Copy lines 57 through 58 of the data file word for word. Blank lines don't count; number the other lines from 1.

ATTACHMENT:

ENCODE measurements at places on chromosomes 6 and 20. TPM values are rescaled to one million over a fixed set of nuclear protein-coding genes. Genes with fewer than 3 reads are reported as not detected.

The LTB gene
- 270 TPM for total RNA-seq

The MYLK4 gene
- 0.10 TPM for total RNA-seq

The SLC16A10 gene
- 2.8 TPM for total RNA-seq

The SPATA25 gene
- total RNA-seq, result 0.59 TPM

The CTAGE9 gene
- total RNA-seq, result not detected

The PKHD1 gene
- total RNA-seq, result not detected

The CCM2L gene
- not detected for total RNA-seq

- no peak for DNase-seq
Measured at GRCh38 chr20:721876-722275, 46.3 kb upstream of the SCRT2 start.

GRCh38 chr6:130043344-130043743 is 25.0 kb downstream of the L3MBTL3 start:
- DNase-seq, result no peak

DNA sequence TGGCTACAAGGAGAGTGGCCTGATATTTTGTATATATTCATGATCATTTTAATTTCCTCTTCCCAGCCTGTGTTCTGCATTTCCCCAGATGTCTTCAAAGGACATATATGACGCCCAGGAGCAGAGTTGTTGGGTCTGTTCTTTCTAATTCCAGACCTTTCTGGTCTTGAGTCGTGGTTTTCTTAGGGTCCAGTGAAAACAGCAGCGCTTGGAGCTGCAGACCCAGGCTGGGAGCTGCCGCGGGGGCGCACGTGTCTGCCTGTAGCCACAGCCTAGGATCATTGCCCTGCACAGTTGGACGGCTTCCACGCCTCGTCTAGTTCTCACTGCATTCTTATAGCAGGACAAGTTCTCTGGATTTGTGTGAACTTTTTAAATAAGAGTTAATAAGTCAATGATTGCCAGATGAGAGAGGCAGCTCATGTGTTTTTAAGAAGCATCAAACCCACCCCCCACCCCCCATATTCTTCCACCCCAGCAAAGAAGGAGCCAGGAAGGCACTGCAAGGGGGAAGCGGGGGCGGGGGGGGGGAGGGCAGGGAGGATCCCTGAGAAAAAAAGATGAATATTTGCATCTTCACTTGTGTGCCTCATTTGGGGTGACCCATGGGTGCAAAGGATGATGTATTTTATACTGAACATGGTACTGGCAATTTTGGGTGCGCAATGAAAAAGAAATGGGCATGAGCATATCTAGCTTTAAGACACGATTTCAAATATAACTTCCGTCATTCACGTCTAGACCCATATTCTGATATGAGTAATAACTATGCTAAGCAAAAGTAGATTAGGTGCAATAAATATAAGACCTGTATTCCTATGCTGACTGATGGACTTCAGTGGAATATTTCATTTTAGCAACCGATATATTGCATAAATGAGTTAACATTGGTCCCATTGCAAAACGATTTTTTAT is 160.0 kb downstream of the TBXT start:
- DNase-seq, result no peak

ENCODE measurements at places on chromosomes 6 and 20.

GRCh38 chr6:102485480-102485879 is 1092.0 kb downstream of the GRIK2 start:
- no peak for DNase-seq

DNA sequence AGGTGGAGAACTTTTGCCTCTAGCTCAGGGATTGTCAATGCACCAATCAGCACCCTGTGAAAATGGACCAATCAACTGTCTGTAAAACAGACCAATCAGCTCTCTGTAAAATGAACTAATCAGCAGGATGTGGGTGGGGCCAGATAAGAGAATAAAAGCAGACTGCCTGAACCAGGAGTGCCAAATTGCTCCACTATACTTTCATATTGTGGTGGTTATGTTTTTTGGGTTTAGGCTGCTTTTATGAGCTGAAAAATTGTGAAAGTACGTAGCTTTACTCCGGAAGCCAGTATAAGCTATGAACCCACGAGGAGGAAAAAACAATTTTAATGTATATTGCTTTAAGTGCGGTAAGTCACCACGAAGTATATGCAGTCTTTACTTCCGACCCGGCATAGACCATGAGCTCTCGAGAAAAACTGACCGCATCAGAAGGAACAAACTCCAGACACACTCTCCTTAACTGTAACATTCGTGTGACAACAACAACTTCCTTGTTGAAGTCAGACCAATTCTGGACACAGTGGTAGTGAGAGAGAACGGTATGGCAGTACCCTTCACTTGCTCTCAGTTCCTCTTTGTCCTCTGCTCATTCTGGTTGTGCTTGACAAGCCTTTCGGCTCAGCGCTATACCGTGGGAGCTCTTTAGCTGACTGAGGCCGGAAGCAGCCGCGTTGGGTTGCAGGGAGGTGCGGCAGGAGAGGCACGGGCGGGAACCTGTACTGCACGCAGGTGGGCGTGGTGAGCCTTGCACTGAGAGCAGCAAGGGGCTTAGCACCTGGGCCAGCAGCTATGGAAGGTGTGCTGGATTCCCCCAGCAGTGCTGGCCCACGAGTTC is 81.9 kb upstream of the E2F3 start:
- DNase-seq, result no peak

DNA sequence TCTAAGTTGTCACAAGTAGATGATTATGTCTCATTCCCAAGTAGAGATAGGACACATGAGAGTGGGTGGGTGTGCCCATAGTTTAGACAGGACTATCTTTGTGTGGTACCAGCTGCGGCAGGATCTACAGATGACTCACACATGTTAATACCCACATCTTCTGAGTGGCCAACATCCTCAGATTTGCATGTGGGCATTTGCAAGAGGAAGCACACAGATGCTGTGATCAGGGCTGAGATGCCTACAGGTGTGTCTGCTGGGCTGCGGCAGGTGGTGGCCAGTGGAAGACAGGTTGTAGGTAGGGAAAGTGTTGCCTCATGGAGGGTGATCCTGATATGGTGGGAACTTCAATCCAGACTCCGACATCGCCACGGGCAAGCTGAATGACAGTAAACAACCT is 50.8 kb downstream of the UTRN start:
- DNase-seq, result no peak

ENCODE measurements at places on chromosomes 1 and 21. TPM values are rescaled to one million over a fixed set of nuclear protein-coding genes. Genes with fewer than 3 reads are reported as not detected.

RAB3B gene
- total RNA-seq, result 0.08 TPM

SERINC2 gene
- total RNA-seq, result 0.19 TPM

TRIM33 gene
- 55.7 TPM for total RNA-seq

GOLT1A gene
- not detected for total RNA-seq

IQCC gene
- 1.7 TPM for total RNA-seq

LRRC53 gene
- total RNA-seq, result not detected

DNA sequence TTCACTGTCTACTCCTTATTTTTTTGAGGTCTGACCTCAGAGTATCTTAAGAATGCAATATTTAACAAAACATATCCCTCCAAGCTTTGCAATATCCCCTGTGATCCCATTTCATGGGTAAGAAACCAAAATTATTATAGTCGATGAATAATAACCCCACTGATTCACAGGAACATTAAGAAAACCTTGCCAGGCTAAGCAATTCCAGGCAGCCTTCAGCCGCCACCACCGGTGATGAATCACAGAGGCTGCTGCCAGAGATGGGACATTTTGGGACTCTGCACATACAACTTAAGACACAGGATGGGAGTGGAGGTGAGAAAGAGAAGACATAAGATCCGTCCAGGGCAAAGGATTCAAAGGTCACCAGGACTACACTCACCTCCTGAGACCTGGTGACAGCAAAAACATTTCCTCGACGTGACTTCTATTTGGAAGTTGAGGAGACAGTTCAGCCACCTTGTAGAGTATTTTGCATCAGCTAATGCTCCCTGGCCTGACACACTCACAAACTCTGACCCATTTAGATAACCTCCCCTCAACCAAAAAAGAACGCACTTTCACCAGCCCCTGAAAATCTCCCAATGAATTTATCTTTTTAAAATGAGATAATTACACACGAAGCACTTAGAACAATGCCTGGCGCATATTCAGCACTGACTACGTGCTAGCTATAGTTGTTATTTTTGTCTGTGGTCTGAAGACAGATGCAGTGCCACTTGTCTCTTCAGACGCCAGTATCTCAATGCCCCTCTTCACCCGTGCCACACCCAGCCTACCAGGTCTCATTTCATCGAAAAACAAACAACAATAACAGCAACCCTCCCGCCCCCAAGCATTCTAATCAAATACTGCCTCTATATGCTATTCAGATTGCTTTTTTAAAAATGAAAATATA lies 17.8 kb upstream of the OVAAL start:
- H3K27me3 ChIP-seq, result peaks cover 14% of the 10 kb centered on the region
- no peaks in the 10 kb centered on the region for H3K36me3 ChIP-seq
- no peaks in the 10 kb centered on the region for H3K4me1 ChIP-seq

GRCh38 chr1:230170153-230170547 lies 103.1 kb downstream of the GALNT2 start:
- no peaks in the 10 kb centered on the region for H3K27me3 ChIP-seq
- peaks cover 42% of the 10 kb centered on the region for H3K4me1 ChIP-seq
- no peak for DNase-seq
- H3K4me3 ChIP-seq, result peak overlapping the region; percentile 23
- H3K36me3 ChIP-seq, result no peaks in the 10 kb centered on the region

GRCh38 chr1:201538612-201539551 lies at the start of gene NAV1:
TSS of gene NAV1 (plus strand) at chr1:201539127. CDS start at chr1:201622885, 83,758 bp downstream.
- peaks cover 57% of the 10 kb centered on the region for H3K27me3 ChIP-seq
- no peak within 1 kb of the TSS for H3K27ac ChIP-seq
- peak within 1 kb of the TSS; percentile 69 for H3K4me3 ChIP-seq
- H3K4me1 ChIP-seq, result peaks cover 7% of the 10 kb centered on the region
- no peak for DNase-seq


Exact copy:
- H3K4me1 ChIP-seq, result peaks cover 7% of the 10 kb centered on the region
- no peak for DNase-seq